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TV recycling

Guest Opinion: A model for home ownership

Founding art

A sign of unity

Co-op Postcard: Painting power


TV recycling
By now you’ve no doubt seen the commercials warning that without cable, satellite, or a converter box, your analog TV set won’t work after February 17, 2009. If you decide to just buy a new digital TV, Uncle Sam wants you to think about recycling the old one. The Environmental Protection Agency has a few leads, including asking retailers if they’ll recycle your old set when you buy a new one. Best Buy is among the stores offering such a service. The EPA also suggests visiting www.mygreenelectronics.org, a service of the Consumer Electronics Association, where you can find recycling opportunities by zip code. You can find more background on next year’s switch to digital TV in the August issue of Kentucky Living’s feature, “Is Your TV Ready for the Digital Transition?” To find that article on the Internet, go to www.KentuckyLiving.com and type “digital transition” in the Article Search box.
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Guest Opinion: A model for home ownership
by Joe Condit

With the recent credit crunch and questionable lending practices, finding an affordable home for first-time homebuyers can be exceptionally challenging. While interest rates remain at historic lows, down payments required to purchase a home have risen to levels not seen in decades.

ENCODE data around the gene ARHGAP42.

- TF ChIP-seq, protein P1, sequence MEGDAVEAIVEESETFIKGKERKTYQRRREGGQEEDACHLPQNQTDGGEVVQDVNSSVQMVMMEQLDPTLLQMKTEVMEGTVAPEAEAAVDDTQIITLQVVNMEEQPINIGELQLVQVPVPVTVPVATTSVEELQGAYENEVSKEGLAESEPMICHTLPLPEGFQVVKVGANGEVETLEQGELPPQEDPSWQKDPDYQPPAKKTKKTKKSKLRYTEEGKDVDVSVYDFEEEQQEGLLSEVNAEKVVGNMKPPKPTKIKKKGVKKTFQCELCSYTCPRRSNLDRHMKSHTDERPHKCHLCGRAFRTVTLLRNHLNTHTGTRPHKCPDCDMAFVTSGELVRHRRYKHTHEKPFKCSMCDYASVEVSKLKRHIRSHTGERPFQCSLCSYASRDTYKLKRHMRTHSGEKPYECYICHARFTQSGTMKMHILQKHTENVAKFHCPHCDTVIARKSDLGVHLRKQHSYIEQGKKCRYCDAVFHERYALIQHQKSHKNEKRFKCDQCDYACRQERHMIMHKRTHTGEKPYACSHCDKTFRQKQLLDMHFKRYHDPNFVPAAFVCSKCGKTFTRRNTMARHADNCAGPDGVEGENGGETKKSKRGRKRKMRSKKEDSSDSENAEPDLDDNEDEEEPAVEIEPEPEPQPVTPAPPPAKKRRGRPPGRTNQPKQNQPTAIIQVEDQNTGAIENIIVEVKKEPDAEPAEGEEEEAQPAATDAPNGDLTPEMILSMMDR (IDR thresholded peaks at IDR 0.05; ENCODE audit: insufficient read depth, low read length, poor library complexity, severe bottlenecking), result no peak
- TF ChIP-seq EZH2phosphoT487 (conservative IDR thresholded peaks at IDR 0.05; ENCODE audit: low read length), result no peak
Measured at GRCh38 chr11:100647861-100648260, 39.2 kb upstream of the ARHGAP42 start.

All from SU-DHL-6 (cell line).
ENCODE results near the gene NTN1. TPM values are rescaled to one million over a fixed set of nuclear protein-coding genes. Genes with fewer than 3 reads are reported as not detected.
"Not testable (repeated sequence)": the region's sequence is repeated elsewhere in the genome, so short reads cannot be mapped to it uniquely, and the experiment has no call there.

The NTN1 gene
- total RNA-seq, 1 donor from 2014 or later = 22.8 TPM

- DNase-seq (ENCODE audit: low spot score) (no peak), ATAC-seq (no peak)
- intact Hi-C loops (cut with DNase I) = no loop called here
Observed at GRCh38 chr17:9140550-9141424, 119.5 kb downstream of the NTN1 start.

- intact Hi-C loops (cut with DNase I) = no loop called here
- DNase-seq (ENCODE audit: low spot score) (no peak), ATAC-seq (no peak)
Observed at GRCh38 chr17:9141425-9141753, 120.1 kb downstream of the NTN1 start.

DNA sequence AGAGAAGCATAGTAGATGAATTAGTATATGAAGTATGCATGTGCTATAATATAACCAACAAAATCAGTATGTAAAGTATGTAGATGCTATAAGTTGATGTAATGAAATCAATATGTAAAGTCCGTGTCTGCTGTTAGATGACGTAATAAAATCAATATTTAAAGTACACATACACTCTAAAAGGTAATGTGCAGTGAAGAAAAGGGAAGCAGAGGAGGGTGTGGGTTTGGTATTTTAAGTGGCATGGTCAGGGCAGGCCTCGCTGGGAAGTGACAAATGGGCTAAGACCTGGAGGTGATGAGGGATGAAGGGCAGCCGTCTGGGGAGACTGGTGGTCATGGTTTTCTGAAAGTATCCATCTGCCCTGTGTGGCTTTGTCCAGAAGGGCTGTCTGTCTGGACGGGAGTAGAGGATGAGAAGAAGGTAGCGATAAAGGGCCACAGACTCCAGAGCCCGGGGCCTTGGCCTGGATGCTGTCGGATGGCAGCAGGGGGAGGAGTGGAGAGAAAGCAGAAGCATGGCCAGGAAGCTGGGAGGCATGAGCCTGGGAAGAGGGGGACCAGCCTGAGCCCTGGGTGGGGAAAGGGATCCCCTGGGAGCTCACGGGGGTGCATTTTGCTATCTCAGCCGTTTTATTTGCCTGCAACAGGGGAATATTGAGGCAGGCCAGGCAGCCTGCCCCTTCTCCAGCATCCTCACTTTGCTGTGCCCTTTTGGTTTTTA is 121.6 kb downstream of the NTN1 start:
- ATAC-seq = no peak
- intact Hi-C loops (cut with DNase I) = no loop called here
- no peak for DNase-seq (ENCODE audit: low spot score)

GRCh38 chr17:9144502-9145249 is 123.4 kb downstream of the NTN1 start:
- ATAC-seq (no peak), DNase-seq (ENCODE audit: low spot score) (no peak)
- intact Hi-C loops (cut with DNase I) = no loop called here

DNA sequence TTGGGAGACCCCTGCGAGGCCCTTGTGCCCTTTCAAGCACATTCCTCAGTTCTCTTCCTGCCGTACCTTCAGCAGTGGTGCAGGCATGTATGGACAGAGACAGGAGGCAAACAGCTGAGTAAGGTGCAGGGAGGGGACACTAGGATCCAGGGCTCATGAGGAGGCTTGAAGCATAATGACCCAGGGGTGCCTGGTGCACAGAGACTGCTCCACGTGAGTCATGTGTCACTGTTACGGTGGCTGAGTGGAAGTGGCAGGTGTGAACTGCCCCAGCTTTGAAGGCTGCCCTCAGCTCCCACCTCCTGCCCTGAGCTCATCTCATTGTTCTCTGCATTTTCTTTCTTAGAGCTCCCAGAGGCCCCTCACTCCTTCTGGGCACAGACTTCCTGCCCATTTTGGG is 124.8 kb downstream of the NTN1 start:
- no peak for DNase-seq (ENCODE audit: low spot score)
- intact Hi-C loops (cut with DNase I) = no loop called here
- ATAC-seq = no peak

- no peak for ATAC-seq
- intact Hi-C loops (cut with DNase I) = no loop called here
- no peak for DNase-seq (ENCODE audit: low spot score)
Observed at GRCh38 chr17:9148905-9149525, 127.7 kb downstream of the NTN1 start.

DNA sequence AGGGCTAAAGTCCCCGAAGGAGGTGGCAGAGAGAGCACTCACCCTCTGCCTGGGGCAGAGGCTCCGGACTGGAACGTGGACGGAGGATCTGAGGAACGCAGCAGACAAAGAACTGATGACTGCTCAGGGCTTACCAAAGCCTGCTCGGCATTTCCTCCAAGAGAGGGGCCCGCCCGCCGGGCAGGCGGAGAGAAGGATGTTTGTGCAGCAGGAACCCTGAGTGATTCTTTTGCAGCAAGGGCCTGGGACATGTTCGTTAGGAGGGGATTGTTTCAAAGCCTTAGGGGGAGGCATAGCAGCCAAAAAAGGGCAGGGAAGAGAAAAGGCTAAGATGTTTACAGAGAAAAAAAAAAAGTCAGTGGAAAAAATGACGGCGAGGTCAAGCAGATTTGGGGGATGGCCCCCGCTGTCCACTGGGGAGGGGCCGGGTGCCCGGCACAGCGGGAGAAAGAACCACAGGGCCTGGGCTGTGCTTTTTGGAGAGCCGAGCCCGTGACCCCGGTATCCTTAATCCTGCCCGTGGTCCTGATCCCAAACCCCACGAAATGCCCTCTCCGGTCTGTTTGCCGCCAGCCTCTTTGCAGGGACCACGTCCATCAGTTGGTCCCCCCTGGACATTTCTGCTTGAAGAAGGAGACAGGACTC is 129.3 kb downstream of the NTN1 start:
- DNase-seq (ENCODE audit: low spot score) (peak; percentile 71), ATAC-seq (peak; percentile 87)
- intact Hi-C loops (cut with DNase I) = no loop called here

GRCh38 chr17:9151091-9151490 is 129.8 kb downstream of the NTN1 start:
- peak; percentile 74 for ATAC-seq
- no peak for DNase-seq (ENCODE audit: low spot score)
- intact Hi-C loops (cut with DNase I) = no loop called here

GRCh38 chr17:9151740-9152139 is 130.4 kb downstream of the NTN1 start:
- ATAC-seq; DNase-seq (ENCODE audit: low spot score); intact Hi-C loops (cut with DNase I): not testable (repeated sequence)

While this move is designed to mitigate losses, it results in more and more homes going unsold. When a home sits empty, no dollars are being pumped into a community or local schools.

Organizations like the Housing Authority of Newport have a positive impact in the community, particularly during this tightening economic climate. They acquire an empty or dilapidated property, build a home, and sell it with mortgage assistance that makes the home affordable to qualified buyers.

The Housing Authority of Newport operates 373 housing and rental units in and around Newport and is in the process of building more. The newest properties—the Saratoga Street homes—have been generating a lot of buzz due to their beautiful appearance, energy-efficient construction, and distinction. Aside from beautifying the city, Newport City Schools have enjoyed $30,000 a year in property tax revenue generated by HAN housing and continue to reap the benefits each year. That’s an increase of about $20,000. And more new homes are planned.

There is a false presumption that subsidized housing will decrease property value, when in truth this idea is completely backward. HAN’s homeownership properties have actually increased property value, not only of the sites but of the surrounding properties as well. For example, the total acquisition price of 14 properties for Liberty Row was $432,874. After the Housing Authority’s development, these properties were valued at $1,616,700.

Why the misconceptions?

Long ago, public housing looked like military-style barracks with unattractive, cold façades. Today’s residences are bright, modern, attractive, and clean. Residents and neighbors take pride in their homes and see property values increase as a result of these improvements.

There is a well-defined set of requirements to become a resident through HAN. These qualifications make sure residents are responsible and community-minded. Applicants cannot have had any criminal activity for at least five years preceding their application date and must qualify within an income bracket, among other criteria. HAN residents are good people and good neighbors.

Some call it community progress. Many call it architectural innovation. Others simply call it home. The Housing Authority of Newport has revolutionized the public housing sector and transformed the philosophy that goes with it.

Joe Condit has been executive director of the Housing Authority of Newport since 2003. He has also been an attorney, judge, city manager, and city finance director.
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Founding art